Automatic intelligence compromises self-discovery

Automatic intelligence compromises self-discovery

Tim Eggert

If you ask Siri, “What’s the meaning of life?” the encyclopedic assistant that lives behind the home button in the pocket of your pants will reply from its programmed database of answers with a quip like, “I Kant answer that” or with an introspective response such as, “I find it odd that you would ask this of an inanimate object.”

Regardless of how ridiculous these answers may be, Siri has a point: our dependency on artificial intelligence contradicts the human condition, or does it?

Having resisted the Apple from the technological tree of life, my digital personal assistant is known and addressed simply as “Google.” Others may be familiar with Samsung’s Bixby, or an identity from a third-party application. Either way, those with a smartphone employ a butler-bot who serves by the sound of the phone possessor’s voice.   

Beyond the screen, intelligent personal assistants are in the home, too, through devices such as Microsoft’s Cortana, Google’s Home and Amazon’s Echo, which answers inquires and requests through Alexa.

The thread that runs through these artificial intelligence systems isn’t just their engendered names and identities, but their willingness to extend accessibility to infinite knowledge via the internet. When we—humans—want answers, they—virtual assistants—provide them, giving new meaning to AI: artificial intelligence has become automatic intelligence.   

Of course, this is an essential function of technology, and its evolution to be able to feature an immediate transfer of information is admirable. But, does our dependency on automatic intelligence define what it means to be human?

At the nucleus of this question is a paradox: AI assistants are the product of human knowledge, yet they operate to develop human understanding. It seems like Siri is right. Our knowledge isn’t supreme, nor is it complete, and although human-generated intelligence can work to fill this vacancy, it may also be responsible for the gap.

The ubiquity of automation in our daily lives is as simple as motion-activated faucets and as complex as the check-out lane at a supermarket. Both models of automation have their respective benefits, and are justified because of them—the faucet aids in preventing the spread of human-health threatening germs, whereas the cyborg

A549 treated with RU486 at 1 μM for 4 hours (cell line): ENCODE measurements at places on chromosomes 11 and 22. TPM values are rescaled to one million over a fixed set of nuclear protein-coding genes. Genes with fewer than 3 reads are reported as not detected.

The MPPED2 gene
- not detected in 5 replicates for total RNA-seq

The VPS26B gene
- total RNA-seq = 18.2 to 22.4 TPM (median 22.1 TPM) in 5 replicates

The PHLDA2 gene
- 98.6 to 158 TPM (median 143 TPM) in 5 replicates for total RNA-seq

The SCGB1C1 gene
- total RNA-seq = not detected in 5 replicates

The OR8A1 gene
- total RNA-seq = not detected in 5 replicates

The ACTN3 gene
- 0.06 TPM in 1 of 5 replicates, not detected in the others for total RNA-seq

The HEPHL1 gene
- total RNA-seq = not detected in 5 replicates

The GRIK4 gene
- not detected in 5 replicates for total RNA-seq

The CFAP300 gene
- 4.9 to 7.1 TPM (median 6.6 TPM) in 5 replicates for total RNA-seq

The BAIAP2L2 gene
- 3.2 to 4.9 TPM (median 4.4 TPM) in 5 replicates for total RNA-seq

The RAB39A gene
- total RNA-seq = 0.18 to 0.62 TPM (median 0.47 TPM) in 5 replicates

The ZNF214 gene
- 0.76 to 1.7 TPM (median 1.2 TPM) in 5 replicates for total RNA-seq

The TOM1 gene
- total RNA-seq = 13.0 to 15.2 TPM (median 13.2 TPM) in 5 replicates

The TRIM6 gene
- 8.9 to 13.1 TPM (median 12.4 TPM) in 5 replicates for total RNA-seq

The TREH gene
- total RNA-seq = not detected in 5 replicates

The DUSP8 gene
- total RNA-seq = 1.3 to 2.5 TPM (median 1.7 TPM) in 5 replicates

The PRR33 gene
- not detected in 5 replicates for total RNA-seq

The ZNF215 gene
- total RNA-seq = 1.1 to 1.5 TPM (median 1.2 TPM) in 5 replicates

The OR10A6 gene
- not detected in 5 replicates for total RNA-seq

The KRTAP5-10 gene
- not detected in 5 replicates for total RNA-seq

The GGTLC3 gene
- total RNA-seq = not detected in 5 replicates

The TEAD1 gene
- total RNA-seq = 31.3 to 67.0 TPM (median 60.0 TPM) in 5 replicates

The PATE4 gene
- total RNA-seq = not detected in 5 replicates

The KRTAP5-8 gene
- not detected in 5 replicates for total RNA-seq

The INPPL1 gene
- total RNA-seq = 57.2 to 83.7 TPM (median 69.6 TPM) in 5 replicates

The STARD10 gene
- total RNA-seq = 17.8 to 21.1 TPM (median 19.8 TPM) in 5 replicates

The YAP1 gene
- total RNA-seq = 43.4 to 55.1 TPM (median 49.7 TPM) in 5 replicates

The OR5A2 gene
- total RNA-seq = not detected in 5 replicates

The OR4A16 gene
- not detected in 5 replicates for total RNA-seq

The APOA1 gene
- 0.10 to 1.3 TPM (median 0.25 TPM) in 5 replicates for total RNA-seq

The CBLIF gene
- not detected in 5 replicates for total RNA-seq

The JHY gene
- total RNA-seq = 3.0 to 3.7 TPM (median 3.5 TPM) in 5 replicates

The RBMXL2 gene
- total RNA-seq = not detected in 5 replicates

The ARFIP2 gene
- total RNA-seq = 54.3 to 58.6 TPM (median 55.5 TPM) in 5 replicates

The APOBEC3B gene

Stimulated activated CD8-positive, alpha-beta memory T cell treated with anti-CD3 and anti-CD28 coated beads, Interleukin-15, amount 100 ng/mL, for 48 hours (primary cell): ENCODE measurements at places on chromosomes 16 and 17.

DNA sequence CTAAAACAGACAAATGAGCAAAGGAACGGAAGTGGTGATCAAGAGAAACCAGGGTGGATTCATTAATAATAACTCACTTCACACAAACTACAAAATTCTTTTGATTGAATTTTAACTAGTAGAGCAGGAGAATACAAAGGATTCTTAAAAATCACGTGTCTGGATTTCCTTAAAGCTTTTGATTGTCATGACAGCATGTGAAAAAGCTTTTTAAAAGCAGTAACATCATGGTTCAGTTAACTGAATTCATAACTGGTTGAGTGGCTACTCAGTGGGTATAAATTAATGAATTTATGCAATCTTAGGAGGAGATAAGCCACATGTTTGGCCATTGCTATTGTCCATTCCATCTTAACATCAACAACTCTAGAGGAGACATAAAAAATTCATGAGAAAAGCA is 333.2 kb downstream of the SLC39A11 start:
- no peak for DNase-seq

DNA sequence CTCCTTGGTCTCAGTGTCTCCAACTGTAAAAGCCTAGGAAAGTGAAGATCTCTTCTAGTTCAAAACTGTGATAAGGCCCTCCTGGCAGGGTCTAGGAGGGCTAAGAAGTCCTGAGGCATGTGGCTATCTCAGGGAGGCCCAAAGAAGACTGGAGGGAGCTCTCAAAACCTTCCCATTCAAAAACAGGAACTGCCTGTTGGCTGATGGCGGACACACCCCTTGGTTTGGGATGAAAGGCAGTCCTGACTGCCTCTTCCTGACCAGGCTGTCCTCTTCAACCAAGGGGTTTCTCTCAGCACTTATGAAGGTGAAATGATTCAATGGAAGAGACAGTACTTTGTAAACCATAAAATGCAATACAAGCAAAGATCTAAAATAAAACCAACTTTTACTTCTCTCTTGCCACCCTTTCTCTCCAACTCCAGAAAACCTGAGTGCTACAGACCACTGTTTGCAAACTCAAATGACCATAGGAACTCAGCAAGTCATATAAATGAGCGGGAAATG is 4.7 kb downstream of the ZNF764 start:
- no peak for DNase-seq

cashier facilitates convenience for the shopper.

Despite the advantages of the automatons in streamlining our existence, they also make it obsolete. The computerized checkout, for instance, displaces human employees from a
vocation.

Moreover, it reinforces the paradox: errors in programing and breakdowns of the technology are the product of human imperfection, and require human proficiency to restore.

Ostensibly, then, artificial intelligence has an inherent dependency on humans, at least, the virtual assistants will make you think that with empathetic responses.

Yet, we are the creators of the programmed feedback and make our conversation with intelligent personal assistants one-sided. Rather, our interaction with the AI assistants is a soliloquy in which we both affirm our own knowledge, and outline its limitations.

There is a certain justification in crafting our intelligence-aiding intelligence in this way: we maintain our position as the creator, and the investigator.

However, we also compose algorithms that vicariously gain awareness through our consciousness. These identities are designed to evolve their capacity over time so that if you continually search for cat breeds, then Google will suggest sources of cat-knowledge through your pattern of predictability.

Ultimately, artificial intelligence is both an extension of and substitution for human existence. As we continue to live for knowledge, we do so through a lens of self-maintained intelligence and ignorance.

Artificial and automatic intelligence have value, especially in their ability to fill the hollowness of the unknown, but, the search for knowledge itself is motivated by the unknown.

So, the next time you can’t remember a word, or have existential paralysis, don’t ask Alexa nor Siri for help. Instead, ruminate in the unknown. You may not ever discover the answer, but, at least you will be depending on you, and only you, in the search.